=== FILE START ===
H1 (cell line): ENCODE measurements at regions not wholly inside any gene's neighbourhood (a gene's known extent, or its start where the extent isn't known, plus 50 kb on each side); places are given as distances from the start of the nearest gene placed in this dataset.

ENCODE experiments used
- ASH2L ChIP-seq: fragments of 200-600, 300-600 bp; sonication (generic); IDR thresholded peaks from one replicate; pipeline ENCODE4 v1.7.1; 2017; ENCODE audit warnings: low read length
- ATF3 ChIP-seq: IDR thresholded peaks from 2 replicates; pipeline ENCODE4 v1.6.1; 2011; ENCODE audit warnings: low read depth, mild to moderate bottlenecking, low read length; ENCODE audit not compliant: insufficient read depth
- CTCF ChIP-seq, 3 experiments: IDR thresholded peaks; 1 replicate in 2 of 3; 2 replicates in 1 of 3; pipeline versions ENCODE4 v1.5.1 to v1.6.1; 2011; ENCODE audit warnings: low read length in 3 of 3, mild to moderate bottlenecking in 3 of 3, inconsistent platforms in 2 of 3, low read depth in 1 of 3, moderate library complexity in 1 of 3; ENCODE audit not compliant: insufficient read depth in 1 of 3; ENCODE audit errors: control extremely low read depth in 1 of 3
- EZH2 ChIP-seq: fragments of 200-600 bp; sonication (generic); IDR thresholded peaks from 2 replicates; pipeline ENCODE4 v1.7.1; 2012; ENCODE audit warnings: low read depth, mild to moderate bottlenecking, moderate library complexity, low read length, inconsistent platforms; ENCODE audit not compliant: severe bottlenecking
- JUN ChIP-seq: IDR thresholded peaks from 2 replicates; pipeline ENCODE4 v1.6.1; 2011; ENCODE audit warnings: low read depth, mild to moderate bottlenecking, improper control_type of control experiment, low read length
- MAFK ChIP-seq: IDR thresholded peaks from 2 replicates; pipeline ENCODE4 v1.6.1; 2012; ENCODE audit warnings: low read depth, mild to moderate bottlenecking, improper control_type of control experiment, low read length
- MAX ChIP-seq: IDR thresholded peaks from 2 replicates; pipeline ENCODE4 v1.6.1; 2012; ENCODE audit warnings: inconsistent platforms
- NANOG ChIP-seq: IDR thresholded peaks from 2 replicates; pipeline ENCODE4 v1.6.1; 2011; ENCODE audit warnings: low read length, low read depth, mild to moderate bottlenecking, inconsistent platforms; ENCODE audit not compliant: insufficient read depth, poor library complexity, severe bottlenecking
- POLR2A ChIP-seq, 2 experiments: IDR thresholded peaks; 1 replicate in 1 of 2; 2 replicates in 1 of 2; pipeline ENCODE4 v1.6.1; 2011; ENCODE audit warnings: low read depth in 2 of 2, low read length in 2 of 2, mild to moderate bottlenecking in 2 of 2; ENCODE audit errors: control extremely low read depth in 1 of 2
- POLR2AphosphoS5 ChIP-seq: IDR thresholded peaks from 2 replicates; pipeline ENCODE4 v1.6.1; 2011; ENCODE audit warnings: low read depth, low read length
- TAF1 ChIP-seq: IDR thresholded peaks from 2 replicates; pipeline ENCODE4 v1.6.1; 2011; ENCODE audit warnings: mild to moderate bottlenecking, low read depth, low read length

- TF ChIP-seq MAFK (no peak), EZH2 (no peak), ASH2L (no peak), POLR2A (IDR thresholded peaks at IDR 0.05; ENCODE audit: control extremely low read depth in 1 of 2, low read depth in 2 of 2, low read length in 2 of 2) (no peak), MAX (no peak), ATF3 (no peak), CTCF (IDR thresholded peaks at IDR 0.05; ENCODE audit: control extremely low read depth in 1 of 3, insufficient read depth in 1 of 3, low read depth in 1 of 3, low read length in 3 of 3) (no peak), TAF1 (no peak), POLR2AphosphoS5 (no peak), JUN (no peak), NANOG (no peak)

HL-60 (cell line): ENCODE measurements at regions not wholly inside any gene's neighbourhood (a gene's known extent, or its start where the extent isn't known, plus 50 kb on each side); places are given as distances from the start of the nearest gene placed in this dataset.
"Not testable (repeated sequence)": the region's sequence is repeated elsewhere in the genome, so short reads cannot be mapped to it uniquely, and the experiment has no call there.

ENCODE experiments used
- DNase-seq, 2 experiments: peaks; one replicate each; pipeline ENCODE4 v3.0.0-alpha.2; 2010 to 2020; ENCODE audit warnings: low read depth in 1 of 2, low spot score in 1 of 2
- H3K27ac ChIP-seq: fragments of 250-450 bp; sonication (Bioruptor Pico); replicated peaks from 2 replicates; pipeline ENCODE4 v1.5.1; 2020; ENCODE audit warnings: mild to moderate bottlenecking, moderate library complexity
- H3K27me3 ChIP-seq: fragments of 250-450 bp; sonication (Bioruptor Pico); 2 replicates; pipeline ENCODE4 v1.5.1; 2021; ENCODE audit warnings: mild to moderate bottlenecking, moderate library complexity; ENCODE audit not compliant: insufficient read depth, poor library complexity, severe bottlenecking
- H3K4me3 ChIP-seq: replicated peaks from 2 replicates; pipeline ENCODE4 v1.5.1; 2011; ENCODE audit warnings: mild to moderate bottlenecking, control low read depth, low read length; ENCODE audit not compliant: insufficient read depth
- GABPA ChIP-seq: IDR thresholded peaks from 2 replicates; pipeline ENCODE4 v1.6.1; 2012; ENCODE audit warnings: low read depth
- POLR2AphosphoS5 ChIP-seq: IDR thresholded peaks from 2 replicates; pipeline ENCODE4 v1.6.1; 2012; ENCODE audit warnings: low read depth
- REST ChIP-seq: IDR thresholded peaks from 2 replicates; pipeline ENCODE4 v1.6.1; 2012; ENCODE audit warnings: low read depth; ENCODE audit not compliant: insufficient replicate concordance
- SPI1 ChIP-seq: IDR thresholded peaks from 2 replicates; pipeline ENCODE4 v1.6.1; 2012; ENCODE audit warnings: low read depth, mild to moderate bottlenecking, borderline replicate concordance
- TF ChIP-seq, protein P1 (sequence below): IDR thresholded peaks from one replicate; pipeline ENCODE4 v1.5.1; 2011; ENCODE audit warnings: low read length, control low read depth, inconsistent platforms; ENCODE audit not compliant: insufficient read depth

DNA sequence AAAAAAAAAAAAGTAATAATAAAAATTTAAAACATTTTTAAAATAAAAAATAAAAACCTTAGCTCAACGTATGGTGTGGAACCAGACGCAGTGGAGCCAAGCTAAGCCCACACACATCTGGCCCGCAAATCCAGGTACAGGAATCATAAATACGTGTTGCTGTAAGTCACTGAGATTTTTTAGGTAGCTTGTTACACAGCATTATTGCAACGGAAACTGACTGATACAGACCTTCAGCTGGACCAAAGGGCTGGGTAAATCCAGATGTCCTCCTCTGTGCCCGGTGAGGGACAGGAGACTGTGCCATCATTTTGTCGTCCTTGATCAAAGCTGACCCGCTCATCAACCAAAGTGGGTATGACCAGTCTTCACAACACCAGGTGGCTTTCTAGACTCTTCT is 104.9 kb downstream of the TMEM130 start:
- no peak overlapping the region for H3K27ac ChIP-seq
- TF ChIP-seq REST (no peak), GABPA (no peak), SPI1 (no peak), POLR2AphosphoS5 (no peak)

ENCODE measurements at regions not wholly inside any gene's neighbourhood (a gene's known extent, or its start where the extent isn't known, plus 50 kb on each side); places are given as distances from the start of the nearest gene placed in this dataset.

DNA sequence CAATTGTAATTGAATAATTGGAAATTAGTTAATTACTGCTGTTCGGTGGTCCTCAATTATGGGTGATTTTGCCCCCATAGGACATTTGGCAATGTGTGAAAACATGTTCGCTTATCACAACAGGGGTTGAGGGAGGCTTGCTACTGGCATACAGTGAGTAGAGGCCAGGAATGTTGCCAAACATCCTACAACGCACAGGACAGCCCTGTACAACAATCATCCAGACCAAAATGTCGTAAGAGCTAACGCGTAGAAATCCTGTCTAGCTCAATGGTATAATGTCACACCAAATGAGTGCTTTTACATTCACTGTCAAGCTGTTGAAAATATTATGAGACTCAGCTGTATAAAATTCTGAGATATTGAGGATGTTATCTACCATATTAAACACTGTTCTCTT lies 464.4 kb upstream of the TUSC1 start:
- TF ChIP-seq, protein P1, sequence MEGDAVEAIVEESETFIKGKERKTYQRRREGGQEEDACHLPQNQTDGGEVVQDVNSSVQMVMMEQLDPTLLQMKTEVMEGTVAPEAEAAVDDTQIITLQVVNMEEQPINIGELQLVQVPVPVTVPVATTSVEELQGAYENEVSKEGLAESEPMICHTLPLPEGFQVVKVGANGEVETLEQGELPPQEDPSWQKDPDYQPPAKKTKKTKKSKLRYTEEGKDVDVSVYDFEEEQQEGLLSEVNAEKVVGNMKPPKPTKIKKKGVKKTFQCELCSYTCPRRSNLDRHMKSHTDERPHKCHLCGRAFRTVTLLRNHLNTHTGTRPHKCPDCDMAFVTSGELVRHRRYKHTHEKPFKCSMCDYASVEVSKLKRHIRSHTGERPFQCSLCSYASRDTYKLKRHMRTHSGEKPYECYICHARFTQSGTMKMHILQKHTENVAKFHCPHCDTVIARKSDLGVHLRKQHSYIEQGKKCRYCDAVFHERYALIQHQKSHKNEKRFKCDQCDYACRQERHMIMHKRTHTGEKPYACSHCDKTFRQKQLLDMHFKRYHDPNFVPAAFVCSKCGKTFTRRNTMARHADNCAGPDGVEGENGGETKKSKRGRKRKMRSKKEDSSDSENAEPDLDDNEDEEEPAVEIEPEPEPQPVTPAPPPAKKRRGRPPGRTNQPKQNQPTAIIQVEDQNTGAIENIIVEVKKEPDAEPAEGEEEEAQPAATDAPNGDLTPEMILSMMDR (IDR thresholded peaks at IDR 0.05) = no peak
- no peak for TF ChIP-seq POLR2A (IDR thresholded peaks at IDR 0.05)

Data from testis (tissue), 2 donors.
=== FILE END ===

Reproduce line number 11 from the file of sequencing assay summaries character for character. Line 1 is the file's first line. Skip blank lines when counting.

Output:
- POLR2A ChIP-seq, 2 experiments: IDR thresholded peaks; 1 replicate in 1 of 2; 2 replicates in 1 of 2; pipeline ENCODE4 v1.6.1; 2011; ENCODE audit warnings: low read depth in 2 of 2, low read length in 2 of 2, mild to moderate bottlenecking in 2 of 2; ENCODE audit errors: control extremely low read depth in 1 of 2